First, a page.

Sunday, April 29, 2012

Caroline Munro's musical career

This article was first previously published on my now defunct Hammer Glamour website. For this blog post I have only made slight modifications. At the time it was the only overview online about her musical career but since it got posted Karl Sherlock's Numa Records - The Formative Years has added a great section on Caroline Munro with info and record scans that far FAR surpasses mine though I was able to also help him out with the scans and tracks for Caroline's Convention Demo Tape. Definitely do check them out for a more complete overview of this part of Caroline's career. In actual fact just by reviewing their pages for today's updates was I even made aware of Munro's husband/wife collaborations with Judd Hamilton in the 1970s!

At the time of writing the first version of this article YouTube wasn't even around. Nowadays, however, exploring her musical career has never been easier and I dropped most of the scans I had posted (and long lost again in Cyberspace) for YouTube clips.

This article is probably a bit past its sell-by date but blogging about Caroline Munro's music videos made me recall it and bring it out of the cupboard.

Throughout her career, Caroline Munro repeatedly tried to break into the music business. In actual fact, prior to ever getting into modelling or acting and while still at school at the age of 16, she recorded a cover version of Tar and Cement together with Eric Clapton, Ginger Baker and Jack Bruce of Cream and Steve Howes of Yes as backing musicians. For a good while that single has been something of a Holy Grail for Munro Collectors as it was quite difficult to trace and also proved expensive enough due to her now famous fellow musicians involved in it at the start of their own careers but nothing stays obscure for too long these days and it has since found its way to YouTube and elsewhere. It’s a cheerful ditty tune that will keep you humming throughout the day and quite possibly the best song she has ever recorded.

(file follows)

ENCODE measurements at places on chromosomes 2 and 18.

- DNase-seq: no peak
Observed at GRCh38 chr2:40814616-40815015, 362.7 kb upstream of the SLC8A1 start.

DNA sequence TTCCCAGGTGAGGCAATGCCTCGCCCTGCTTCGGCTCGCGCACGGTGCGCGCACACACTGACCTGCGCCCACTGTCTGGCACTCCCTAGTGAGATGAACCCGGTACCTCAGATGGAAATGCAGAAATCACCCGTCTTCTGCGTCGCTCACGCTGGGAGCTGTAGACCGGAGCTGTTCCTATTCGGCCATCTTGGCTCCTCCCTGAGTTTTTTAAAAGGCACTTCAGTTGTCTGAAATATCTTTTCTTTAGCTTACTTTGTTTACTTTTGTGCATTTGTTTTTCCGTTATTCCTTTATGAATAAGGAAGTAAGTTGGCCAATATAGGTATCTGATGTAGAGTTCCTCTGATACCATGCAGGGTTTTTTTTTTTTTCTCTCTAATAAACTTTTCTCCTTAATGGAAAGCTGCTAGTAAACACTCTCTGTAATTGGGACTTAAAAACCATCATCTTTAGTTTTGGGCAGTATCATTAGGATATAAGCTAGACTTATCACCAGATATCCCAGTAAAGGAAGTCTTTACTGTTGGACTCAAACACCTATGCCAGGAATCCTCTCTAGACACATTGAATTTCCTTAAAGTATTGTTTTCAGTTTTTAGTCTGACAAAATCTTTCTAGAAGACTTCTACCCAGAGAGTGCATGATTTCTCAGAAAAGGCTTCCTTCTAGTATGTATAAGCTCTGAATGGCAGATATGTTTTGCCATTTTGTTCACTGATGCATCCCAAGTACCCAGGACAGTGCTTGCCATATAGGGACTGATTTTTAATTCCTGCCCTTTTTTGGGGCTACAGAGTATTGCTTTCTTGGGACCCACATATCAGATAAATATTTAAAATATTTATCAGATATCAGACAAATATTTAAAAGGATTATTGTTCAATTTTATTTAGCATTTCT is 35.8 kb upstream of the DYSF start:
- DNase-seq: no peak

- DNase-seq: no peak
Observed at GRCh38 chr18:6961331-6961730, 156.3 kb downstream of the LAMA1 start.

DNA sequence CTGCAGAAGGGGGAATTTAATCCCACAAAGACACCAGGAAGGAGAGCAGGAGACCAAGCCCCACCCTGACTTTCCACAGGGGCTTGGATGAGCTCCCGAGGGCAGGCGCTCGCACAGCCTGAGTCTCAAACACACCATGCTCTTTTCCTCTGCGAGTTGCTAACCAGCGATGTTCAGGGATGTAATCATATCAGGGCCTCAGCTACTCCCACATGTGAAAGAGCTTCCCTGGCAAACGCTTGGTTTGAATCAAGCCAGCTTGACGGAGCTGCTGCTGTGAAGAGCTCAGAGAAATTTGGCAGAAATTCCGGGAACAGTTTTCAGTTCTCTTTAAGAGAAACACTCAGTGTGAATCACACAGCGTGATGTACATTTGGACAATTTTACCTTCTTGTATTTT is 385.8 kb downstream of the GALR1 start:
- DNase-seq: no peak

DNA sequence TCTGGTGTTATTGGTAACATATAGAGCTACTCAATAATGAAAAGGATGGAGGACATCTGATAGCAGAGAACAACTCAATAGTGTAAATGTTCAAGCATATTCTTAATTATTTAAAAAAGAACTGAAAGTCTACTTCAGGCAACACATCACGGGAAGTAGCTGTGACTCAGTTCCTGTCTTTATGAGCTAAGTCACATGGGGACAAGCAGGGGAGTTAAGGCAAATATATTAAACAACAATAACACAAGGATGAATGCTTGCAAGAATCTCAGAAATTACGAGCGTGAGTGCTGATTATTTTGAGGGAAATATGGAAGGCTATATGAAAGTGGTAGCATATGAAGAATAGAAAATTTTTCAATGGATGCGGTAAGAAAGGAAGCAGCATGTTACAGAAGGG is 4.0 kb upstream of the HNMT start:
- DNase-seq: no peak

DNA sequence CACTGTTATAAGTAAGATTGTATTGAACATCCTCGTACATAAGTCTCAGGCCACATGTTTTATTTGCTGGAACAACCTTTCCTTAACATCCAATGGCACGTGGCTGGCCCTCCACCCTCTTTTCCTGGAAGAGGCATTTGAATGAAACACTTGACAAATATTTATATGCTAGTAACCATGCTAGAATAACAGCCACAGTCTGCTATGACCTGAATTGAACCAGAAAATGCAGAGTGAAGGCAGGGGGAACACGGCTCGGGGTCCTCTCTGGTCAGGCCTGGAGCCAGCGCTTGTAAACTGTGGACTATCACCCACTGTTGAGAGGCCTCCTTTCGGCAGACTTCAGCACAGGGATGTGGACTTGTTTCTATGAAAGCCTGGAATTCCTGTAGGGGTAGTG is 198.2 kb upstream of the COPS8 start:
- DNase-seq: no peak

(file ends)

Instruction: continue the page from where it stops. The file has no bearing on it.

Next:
In the subsequent years she became quite successful as a model and poster girl for Lamb’s Navy Rum and also started a promising acting career. She also appeared as the cover girl on some albums. In 1972 e.g. she appeared as an archer in Robin Hood gear on the front and back cover of Hot Hits 11. She also appeared on the cover of a Top of the Pops sleeve. Some more cover appearances have since been posted on Karl Sherlock's tribute (even though I don't think the Europa Hitparade is Munro).

In 1971 Caroline Munro did not just appear as a cover girl but in actual fact was also the subject of a song herself! For his first solo album "One Year" Colin Blunstone, lead singer of The Zombies, wrote a song called Caroline Goodbye about the breakup of their relationship.

Caroline’s most famous recording was Gary Numan’s production Pump Me Up. The single was released in 1984 and also featured Numan on keyboards and backing vocals. It’s recorded in typical Numan style, i.e. her voice is completely drowned in some monotonous synthesiser sounds and it's hard to understand what she's singing.